Second, although teenagers might trust their parents, they had negative attitudes toward parental permission laws. No matter how strongly the participants opposed abortion and even if they discussed their parents sympathetically, the teenagers did not feel that mandatory parental involvement would be helpful.
Third, the teenagers lacked knowledge about abortion and related laws. They expressed erroneous and anecdotal evidence about abortion more often than sound knowledge, portraying the procedure as medically dangerous, emotionally damaging and widely illegal.
Fourth, antiabortion views, conservative morality and religion were the primary sources of adolescent attitudes toward abortion. (p. 53)
Stone and Waszak also found that teenagers were eager to discuss abortion and wanted to learn all they could about the issue, its legality and procedure. However, they had not been afforded many opportunities to explore, to discuss, and to ask questions. Most importantly, Stone and Waszak found that they may have been the first adults to talk with these adolescents to discover their opinions, rather than to convince them of a particular point of view. They found adolescents' opinions about, and knowledge of, abortion had not been considered by adults.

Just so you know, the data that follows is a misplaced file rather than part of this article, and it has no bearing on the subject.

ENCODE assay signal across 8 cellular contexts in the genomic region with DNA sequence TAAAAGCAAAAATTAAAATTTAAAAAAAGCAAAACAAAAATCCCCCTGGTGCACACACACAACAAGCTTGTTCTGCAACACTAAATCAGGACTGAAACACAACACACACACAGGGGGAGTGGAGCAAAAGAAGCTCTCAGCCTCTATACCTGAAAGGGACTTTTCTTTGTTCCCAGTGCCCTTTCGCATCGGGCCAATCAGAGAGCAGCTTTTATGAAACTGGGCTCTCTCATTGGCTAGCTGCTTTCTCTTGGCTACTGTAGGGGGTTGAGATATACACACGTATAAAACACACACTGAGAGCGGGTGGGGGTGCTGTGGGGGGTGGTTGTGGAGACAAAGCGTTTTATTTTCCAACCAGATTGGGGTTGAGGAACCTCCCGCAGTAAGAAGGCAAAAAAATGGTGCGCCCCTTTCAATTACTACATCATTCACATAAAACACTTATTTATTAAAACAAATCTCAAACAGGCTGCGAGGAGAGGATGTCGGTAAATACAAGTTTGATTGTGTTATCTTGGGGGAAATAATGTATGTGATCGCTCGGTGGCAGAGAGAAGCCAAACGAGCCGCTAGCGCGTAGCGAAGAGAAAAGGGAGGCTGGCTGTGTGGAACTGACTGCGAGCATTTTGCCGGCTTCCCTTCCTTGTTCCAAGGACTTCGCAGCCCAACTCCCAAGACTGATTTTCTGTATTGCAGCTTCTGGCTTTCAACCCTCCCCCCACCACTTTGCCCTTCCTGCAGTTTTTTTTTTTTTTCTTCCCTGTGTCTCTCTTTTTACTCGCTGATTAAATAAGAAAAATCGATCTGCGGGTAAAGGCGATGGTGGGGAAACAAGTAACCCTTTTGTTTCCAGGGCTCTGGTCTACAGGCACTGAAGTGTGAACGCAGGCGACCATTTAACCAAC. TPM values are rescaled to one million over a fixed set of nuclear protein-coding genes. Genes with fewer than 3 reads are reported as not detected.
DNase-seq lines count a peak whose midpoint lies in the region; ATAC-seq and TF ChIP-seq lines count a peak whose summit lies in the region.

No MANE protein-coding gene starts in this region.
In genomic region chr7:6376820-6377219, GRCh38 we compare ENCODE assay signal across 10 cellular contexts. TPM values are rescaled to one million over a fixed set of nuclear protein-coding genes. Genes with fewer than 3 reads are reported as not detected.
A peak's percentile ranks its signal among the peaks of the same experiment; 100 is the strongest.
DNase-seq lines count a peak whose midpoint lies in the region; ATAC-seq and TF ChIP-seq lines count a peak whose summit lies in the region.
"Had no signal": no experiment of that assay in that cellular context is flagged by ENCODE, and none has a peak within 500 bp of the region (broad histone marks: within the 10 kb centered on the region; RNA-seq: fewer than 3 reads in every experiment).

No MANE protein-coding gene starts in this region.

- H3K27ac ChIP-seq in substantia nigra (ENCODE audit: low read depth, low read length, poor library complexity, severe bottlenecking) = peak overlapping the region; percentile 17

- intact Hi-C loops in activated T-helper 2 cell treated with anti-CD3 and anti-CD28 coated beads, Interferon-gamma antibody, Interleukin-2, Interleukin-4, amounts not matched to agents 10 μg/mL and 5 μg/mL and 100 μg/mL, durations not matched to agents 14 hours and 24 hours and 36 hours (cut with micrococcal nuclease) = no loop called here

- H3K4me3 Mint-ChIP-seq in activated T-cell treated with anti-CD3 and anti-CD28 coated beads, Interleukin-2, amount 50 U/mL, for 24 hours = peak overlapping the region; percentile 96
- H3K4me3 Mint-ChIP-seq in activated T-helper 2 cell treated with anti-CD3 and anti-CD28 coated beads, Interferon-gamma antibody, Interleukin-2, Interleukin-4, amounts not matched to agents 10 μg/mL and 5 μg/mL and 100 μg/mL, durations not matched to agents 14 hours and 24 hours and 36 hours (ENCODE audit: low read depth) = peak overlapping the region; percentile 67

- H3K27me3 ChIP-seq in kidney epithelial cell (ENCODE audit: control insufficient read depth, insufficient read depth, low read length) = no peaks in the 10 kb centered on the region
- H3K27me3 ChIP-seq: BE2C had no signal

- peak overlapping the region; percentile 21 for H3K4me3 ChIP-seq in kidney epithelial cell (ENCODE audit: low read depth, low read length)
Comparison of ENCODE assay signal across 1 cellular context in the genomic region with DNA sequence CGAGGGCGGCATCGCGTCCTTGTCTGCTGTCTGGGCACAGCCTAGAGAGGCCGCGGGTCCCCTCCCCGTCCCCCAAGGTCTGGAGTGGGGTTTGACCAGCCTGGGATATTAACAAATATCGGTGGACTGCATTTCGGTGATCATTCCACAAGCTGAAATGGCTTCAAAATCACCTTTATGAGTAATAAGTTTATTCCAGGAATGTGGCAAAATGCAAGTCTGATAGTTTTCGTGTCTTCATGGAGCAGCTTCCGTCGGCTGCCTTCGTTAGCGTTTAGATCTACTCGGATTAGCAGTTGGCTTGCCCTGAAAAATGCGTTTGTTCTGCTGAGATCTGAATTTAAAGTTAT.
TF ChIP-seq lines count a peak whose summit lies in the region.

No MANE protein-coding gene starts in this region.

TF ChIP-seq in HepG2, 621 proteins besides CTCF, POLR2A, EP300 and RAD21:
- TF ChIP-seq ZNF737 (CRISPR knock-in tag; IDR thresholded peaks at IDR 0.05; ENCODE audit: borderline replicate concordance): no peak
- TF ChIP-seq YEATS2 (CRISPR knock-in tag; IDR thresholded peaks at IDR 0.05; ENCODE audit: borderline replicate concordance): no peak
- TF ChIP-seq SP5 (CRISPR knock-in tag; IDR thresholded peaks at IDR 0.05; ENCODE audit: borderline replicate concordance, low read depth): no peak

Novels Dealing with Abortion
After reading this research, I was convinced of the need for some good YA fiction that focuses on the abortion issue, not only to educate students but also to allow them to expand their attitudes and to help them develop a sense of empathy and tolerance toward others. Reading novels in which the young protagonist experiences abortion was, therefore, my next step. Of the ten or so novels I found, only one was written after 1987, and this book, Our Sacred Honor by Morton L. Kurland, M.D., failed miserably to reach the high standards demanded by young readers. Called "flipside" fiction, that is, one side of the book deals with the woman's story and the other deals with the man's, Our Sacred Honor was didactic and presented a moralistic treatment of the issue, constantly reminding the female reader of its intent.
The first chapter of the female version ends like this: "Let me tell you more about my problem and how you can save yourself. That's why I'm writing this" (p. 10). Chapter 2 has a similar statement: "I'm trying to tell you how it all worked out so that you can understand and save yourself in case it should happen to you" (p. 16). This book contained very little dialogue and too much description; overall, the book was contrived and hardly measured up to what one would consider good YA fiction.